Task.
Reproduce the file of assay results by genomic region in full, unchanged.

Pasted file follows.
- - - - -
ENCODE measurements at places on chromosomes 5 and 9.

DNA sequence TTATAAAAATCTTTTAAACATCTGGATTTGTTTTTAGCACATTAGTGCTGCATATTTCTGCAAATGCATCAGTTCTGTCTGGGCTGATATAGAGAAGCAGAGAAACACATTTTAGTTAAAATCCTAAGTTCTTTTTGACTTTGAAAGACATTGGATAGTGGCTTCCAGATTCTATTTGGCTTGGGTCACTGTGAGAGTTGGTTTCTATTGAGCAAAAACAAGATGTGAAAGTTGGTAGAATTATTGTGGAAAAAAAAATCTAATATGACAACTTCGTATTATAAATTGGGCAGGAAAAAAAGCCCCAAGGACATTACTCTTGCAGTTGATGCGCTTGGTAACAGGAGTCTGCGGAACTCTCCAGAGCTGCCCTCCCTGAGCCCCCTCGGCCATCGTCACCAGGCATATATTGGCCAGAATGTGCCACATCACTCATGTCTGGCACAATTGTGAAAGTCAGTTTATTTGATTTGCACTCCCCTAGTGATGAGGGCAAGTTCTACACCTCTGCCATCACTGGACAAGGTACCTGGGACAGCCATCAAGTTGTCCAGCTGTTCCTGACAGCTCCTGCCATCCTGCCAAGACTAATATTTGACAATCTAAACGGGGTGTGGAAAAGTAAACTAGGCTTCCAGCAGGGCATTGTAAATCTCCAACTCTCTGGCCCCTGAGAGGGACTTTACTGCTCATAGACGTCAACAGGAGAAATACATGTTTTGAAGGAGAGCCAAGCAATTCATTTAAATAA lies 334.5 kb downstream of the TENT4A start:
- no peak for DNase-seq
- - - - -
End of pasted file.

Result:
ENCODE measurements at places on chromosomes 5 and 9.

DNA sequence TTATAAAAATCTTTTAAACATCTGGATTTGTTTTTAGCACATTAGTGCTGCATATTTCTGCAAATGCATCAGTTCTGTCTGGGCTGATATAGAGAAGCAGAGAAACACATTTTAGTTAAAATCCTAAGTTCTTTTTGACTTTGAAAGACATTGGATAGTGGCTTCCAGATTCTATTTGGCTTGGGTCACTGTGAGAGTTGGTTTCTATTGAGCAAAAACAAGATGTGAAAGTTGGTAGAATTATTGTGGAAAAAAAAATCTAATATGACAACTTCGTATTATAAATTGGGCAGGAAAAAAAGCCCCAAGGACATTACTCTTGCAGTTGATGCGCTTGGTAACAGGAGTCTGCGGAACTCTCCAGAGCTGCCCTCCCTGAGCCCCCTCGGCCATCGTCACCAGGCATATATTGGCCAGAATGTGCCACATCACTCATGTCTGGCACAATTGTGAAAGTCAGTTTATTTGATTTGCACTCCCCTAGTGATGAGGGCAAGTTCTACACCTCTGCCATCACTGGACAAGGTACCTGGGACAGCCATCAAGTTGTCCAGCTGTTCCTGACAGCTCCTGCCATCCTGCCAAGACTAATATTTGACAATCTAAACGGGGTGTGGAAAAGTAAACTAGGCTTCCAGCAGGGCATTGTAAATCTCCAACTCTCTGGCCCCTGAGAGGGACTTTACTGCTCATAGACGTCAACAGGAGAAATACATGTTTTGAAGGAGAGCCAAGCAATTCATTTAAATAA lies 334.5 kb downstream of the TENT4A start:
- no peak for DNase-seq